Under-performing schools not improving fast enough
Kent’s education chief says that putting new leadership teams into failing schools is not always succeeding in turning them round quickly enough.
Kent County Council education director Patrick Leeson said there was “historic failure” in some schools that was taking longer to address than hoped.
It recently emerged the council had removed 21 head teachers from schools in two years – more than half after their school had failed an Ofsted inspection.
Unions have criticised the rising number being removed from under-performing schools.
Mr Leeson was responding to concerns raised by Labour group leader Gordon Cowan at an education cabinet meeting that KCC was falling short of its target to have no failing schools by 2015 and that figures indicated the number of pupils at good or outstanding schools was falling.
Cllr Cowan said: “Ofsted outcomes for primary schools has fallen compared both with previous performance and to national norms. In 2012, 61% were good or outstanding – a figure described by KCC as unacceptable.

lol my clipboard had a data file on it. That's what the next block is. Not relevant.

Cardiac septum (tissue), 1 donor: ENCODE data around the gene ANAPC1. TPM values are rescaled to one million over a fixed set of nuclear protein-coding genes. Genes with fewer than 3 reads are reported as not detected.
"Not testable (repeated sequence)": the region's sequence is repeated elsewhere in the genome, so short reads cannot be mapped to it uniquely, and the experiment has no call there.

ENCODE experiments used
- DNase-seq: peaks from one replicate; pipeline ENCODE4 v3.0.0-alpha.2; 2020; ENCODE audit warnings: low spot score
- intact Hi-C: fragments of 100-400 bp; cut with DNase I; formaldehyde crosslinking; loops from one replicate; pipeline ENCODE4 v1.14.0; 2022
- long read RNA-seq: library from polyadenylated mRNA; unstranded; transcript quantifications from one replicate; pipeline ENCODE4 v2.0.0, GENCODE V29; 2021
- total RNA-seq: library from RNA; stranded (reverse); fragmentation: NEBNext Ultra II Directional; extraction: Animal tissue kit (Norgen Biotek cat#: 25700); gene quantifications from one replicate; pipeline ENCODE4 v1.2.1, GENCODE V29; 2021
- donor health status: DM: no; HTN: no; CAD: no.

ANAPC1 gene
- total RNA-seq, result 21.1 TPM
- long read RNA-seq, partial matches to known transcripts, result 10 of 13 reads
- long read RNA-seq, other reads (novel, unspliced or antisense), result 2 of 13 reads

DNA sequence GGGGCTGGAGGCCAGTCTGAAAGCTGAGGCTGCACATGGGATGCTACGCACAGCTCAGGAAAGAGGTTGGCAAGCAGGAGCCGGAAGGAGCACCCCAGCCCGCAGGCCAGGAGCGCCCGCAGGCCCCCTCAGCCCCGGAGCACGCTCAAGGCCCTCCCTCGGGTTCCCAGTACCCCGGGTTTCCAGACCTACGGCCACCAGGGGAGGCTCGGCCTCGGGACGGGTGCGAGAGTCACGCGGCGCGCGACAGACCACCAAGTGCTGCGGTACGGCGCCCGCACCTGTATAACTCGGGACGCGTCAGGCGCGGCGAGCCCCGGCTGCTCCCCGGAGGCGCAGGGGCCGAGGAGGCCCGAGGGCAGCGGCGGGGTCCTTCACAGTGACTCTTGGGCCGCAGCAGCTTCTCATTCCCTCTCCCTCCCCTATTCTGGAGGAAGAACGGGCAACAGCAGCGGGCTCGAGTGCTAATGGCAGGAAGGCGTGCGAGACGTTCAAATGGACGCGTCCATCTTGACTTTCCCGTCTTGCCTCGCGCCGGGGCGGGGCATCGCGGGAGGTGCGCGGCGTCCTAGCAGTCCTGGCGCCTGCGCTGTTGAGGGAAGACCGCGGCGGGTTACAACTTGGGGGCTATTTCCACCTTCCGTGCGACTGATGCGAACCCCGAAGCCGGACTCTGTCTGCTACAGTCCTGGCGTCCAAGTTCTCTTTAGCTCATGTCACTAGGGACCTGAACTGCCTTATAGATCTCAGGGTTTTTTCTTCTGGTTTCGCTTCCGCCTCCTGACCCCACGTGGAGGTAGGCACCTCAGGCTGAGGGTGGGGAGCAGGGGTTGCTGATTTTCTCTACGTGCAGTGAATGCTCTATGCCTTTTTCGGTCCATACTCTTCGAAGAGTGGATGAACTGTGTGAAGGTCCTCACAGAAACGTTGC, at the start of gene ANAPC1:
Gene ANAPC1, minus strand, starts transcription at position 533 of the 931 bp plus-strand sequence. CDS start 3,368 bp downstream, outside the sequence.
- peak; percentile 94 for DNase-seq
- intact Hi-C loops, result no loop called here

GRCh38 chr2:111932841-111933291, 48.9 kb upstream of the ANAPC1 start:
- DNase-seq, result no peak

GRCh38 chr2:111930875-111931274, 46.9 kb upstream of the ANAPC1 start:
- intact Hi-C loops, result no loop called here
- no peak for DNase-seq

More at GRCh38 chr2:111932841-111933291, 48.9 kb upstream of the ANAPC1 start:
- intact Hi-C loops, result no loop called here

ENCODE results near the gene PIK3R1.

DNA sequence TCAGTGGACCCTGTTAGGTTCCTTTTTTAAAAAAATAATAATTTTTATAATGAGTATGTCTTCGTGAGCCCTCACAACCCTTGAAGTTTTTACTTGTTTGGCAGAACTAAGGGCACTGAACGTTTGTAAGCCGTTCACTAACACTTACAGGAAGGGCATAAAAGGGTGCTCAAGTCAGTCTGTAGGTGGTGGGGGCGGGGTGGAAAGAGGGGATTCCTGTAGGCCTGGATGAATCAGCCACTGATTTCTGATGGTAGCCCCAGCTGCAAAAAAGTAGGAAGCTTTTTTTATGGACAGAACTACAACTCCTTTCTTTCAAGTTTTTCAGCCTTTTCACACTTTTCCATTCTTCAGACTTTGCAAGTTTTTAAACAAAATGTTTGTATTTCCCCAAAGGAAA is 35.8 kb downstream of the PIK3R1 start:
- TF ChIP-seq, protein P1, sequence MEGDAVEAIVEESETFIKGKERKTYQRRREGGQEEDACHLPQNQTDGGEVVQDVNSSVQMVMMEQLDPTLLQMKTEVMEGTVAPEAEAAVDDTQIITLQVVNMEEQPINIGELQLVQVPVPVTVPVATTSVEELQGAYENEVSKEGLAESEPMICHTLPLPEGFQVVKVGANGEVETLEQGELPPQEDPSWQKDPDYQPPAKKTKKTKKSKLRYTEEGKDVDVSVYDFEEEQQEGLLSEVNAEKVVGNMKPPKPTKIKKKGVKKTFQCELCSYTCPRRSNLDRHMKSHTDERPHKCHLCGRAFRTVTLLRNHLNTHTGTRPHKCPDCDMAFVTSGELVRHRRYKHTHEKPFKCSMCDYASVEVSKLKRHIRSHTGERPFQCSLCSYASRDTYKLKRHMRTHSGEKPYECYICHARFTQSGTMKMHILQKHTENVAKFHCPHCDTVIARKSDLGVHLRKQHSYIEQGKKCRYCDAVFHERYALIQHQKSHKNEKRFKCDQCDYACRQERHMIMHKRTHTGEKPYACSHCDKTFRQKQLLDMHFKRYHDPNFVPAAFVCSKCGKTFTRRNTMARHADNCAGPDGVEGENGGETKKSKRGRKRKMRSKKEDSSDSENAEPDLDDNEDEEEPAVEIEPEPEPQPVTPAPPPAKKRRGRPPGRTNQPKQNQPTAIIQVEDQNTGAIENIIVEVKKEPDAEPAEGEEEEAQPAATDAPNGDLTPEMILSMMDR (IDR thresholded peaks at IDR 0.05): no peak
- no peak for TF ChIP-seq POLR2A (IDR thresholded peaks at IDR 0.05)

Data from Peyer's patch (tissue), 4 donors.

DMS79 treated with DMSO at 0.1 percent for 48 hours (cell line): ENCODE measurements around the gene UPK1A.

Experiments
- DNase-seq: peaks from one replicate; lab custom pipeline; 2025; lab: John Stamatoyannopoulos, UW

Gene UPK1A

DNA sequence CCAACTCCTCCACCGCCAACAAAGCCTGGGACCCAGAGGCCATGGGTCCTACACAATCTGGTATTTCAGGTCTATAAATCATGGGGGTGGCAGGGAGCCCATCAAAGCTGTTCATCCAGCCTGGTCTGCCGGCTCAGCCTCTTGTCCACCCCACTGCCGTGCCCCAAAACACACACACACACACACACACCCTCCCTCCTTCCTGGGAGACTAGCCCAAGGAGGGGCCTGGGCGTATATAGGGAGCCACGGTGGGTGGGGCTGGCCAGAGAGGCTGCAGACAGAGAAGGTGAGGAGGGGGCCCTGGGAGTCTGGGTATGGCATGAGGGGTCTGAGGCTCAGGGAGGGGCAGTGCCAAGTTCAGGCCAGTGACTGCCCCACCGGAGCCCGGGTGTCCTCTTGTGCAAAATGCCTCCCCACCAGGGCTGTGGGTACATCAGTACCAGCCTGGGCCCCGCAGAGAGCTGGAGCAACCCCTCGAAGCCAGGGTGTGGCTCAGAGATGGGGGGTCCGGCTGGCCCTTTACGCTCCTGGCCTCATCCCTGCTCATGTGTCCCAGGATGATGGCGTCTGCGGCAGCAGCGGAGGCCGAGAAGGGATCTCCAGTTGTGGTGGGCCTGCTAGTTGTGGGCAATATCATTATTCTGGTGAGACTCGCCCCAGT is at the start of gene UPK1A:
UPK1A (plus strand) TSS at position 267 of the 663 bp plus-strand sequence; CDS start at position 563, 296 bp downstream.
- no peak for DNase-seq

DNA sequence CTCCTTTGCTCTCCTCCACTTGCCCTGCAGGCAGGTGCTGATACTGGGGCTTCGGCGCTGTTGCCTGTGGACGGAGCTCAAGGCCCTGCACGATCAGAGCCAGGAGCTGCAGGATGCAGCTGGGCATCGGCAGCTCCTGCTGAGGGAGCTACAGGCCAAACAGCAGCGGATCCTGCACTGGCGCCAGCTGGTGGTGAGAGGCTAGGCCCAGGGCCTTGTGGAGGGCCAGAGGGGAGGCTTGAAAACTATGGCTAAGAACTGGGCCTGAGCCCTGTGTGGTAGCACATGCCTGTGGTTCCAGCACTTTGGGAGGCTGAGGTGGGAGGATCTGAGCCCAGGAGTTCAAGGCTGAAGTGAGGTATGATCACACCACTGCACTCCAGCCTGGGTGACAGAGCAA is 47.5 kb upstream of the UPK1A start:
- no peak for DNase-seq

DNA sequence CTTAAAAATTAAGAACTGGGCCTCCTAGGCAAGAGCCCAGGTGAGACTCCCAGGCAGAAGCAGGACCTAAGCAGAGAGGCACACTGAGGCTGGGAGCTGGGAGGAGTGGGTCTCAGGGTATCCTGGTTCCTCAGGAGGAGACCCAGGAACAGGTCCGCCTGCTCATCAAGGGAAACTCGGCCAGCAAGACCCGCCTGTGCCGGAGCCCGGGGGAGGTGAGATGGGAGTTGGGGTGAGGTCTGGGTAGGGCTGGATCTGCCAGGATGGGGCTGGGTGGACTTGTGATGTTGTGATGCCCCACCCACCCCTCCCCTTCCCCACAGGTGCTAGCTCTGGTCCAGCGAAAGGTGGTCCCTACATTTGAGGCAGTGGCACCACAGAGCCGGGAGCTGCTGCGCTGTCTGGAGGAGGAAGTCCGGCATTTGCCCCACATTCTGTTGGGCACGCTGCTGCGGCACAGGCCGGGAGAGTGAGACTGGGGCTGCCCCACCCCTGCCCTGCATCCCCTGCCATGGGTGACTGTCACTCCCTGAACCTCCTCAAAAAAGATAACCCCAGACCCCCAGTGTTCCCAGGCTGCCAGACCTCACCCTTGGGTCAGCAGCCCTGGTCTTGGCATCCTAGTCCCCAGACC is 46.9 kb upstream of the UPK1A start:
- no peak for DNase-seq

“One wonders then how the authority would describe the current shocking figure of 53%, down again from last year’s 56% compared with a national average of 59%.”
Mr Leeson said the number under-performing was “a matter of great concern”.
“It is partly the case, but it cannot go on being the case, that we are dealing with a lot of historic failure and it is taking some time to address those issues.”
But he said KCC was stemming the flow of failing schools, adding: “We are working very hard to remove them from special measures. Since Christmas, we have had very few schools going into an Ofsted category. We are stemming that flow of failure and that is very encouraging to me, even though I am extremely disappointed that the number of schools in a category is still as high as 29.”
Unions have criticised the rising number of head teachers being removed from schools